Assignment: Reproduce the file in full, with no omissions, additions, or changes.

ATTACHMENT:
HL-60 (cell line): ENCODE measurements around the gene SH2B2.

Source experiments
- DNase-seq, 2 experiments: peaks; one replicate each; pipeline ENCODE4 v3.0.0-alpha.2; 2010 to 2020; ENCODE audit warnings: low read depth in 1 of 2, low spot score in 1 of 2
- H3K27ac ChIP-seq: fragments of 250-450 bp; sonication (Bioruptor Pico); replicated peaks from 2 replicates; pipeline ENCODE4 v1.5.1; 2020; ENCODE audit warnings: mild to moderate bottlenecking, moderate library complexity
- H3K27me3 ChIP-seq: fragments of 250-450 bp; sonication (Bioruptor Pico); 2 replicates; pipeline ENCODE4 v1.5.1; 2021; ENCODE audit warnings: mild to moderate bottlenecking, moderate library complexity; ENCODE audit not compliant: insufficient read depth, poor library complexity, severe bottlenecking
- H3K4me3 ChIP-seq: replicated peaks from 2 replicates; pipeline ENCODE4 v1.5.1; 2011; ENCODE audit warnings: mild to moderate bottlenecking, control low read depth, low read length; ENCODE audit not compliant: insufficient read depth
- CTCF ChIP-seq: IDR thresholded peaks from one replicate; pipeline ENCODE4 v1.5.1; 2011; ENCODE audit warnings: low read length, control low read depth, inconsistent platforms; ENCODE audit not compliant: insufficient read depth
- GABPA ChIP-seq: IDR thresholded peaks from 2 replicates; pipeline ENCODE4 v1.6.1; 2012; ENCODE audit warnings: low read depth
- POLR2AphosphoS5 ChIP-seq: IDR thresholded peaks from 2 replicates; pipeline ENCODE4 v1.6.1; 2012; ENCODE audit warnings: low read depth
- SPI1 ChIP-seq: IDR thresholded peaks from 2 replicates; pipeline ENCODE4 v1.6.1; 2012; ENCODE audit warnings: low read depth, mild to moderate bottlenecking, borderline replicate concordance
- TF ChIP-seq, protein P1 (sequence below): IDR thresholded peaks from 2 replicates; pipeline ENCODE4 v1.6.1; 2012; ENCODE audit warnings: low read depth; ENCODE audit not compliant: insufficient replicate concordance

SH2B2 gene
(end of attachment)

HL-60 (cell line): ENCODE measurements around the gene SH2B2.

Source experiments
- DNase-seq, 2 experiments: peaks; one replicate each; pipeline ENCODE4 v3.0.0-alpha.2; 2010 to 2020; ENCODE audit warnings: low read depth in 1 of 2, low spot score in 1 of 2
- H3K27ac ChIP-seq: fragments of 250-450 bp; sonication (Bioruptor Pico); replicated peaks from 2 replicates; pipeline ENCODE4 v1.5.1; 2020; ENCODE audit warnings: mild to moderate bottlenecking, moderate library complexity
- H3K27me3 ChIP-seq: fragments of 250-450 bp; sonication (Bioruptor Pico); 2 replicates; pipeline ENCODE4 v1.5.1; 2021; ENCODE audit warnings: mild to moderate bottlenecking, moderate library complexity; ENCODE audit not compliant: insufficient read depth, poor library complexity, severe bottlenecking
- H3K4me3 ChIP-seq: replicated peaks from 2 replicates; pipeline ENCODE4 v1.5.1; 2011; ENCODE audit warnings: mild to moderate bottlenecking, control low read depth, low read length; ENCODE audit not compliant: insufficient read depth
- CTCF ChIP-seq: IDR thresholded peaks from one replicate; pipeline ENCODE4 v1.5.1; 2011; ENCODE audit warnings: low read length, control low read depth, inconsistent platforms; ENCODE audit not compliant: insufficient read depth
- GABPA ChIP-seq: IDR thresholded peaks from 2 replicates; pipeline ENCODE4 v1.6.1; 2012; ENCODE audit warnings: low read depth
- POLR2AphosphoS5 ChIP-seq: IDR thresholded peaks from 2 replicates; pipeline ENCODE4 v1.6.1; 2012; ENCODE audit warnings: low read depth
- SPI1 ChIP-seq: IDR thresholded peaks from 2 replicates; pipeline ENCODE4 v1.6.1; 2012; ENCODE audit warnings: low read depth, mild to moderate bottlenecking, borderline replicate concordance
- TF ChIP-seq, protein P1 (sequence below): IDR thresholded peaks from 2 replicates; pipeline ENCODE4 v1.6.1; 2012; ENCODE audit warnings: low read depth; ENCODE audit not compliant: insufficient replicate concordance

SH2B2 gene